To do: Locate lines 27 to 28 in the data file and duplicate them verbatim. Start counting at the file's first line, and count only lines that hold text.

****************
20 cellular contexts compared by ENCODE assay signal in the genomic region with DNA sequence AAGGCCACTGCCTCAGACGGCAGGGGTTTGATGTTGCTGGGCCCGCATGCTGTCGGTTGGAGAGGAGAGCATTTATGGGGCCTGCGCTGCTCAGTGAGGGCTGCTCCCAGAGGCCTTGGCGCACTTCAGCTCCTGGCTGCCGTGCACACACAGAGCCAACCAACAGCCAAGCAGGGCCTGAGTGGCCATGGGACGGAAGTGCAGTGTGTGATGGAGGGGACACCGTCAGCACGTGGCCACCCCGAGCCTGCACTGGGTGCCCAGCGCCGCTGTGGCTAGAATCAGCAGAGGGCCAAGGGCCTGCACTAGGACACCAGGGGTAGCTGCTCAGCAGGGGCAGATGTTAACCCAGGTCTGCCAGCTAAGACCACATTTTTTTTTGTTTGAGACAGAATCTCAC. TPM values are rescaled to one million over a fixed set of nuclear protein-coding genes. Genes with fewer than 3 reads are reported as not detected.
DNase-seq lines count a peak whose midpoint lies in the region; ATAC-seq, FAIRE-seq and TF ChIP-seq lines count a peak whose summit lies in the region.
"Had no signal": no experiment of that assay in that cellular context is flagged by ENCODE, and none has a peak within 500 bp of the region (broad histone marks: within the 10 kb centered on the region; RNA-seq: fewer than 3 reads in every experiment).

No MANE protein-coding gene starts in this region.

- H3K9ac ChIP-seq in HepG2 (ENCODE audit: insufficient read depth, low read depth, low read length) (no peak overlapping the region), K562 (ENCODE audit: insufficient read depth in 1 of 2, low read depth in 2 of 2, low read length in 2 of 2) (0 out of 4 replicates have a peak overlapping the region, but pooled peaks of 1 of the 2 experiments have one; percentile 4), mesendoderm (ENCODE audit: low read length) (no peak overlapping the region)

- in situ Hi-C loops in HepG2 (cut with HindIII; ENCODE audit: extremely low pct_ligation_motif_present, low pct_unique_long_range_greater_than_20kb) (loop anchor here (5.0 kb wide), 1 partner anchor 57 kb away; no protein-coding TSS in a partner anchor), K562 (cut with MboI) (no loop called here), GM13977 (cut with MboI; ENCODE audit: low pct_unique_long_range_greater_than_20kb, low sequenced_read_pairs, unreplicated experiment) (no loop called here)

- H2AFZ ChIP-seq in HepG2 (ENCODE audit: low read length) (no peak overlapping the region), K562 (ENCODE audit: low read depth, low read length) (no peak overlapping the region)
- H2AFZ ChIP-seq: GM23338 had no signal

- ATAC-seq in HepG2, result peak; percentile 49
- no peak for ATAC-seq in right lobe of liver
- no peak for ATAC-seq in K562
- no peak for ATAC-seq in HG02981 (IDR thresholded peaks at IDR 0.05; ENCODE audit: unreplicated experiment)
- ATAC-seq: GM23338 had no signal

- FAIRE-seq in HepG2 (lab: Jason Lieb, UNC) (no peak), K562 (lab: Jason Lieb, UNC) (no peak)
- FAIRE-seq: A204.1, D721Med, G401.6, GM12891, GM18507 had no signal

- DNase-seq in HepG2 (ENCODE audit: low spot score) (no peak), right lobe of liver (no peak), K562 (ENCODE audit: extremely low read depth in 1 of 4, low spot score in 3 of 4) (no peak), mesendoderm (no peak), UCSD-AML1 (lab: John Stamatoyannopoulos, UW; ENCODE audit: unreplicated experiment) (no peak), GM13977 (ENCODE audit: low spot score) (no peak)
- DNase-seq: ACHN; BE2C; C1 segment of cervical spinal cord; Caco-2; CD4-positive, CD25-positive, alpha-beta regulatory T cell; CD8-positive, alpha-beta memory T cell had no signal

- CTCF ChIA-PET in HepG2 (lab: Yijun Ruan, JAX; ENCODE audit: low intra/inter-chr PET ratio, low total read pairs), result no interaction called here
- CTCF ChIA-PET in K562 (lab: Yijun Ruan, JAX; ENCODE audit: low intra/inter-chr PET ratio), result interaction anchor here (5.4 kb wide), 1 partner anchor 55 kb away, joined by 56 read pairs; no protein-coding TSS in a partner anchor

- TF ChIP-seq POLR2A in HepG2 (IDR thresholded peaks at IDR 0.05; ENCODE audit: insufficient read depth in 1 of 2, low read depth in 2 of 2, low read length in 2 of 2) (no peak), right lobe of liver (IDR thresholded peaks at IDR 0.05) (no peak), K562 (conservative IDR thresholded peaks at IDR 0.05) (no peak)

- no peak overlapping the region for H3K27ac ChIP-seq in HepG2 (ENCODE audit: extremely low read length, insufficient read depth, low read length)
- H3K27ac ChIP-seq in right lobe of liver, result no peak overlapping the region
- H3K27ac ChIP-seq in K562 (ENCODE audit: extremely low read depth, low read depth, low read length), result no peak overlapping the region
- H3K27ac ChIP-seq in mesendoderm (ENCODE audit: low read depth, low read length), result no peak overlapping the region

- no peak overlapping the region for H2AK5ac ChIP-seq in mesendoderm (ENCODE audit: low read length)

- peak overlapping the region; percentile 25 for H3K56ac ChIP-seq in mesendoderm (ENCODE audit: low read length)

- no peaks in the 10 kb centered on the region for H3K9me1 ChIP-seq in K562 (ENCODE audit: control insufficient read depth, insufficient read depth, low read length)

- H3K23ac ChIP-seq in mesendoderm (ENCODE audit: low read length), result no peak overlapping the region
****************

- no peaks in the 10 kb centered on the region for H3K9me1 ChIP-seq in K562 (ENCODE audit: control insufficient read depth, insufficient read depth, low read length)

- H3K23ac ChIP-seq in mesendoderm (ENCODE audit: low read length), result no peak overlapping the region